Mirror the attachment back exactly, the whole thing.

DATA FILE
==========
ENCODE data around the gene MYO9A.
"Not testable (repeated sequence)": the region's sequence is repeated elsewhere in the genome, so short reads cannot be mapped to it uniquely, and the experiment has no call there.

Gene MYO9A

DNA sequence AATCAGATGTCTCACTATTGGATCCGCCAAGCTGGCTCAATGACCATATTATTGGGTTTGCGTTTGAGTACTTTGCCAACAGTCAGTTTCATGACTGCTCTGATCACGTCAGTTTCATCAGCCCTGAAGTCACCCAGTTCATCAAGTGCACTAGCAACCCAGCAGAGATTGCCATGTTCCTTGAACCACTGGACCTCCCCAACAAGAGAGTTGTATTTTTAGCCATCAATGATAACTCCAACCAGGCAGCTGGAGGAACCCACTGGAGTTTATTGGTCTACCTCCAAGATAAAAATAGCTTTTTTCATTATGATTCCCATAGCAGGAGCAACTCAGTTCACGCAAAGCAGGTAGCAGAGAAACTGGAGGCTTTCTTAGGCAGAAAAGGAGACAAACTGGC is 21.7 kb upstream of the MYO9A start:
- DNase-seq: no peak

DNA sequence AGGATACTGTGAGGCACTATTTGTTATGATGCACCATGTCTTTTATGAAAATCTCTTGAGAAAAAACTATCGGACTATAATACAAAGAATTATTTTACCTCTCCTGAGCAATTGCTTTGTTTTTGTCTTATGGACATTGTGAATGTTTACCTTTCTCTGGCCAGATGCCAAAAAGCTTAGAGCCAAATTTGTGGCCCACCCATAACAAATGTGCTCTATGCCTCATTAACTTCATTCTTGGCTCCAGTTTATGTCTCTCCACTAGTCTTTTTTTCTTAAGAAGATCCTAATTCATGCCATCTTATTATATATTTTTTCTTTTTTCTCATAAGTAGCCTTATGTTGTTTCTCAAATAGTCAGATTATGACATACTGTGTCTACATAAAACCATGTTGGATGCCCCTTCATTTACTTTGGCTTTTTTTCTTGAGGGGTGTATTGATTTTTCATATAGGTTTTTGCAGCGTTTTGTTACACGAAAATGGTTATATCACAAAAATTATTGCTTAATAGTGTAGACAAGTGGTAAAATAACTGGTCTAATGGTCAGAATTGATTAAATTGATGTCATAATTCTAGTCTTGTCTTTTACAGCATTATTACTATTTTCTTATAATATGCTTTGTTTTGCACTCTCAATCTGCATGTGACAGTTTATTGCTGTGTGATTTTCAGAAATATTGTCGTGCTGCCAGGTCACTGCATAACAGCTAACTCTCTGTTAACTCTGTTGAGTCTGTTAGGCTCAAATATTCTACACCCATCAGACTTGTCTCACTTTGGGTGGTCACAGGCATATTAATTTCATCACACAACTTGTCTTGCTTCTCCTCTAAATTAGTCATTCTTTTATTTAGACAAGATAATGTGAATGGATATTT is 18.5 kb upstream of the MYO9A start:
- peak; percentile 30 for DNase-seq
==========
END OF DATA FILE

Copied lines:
ENCODE data around the gene MYO9A.
"Not testable (repeated sequence)": the region's sequence is repeated elsewhere in the genome, so short reads cannot be mapped to it uniquely, and the experiment has no call there.

Gene MYO9A

DNA sequence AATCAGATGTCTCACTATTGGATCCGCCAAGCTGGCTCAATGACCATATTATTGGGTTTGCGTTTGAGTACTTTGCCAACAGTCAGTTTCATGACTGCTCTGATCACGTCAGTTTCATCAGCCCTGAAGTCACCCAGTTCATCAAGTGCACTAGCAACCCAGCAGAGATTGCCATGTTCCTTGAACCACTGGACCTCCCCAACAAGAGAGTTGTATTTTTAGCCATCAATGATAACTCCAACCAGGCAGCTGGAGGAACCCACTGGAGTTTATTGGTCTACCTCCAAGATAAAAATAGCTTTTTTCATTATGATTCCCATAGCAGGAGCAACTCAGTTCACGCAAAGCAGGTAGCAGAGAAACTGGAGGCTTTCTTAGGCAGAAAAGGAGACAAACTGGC is 21.7 kb upstream of the MYO9A start:
- DNase-seq: no peak

DNA sequence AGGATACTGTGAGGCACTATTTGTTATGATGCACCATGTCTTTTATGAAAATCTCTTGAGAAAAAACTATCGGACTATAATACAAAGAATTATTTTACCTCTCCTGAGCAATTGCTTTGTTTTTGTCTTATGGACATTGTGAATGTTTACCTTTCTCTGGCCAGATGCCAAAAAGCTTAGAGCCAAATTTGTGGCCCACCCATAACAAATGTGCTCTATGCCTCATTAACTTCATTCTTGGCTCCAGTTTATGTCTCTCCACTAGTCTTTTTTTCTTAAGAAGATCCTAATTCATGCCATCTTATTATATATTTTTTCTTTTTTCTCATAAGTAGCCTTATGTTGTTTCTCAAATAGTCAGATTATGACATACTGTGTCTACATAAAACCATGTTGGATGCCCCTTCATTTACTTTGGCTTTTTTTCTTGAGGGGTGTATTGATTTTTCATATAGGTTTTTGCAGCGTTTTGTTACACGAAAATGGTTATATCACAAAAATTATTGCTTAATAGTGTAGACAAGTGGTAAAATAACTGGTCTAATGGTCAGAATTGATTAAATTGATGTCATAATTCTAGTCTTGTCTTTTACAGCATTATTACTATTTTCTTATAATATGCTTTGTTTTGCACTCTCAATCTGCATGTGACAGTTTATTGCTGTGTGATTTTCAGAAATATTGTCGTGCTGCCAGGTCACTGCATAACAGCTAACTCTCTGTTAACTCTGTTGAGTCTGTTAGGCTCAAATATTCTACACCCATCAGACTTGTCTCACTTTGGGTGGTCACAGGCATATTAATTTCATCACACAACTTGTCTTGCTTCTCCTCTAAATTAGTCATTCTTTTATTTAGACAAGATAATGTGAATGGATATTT is 18.5 kb upstream of the MYO9A start:
- peak; percentile 30 for DNase-seq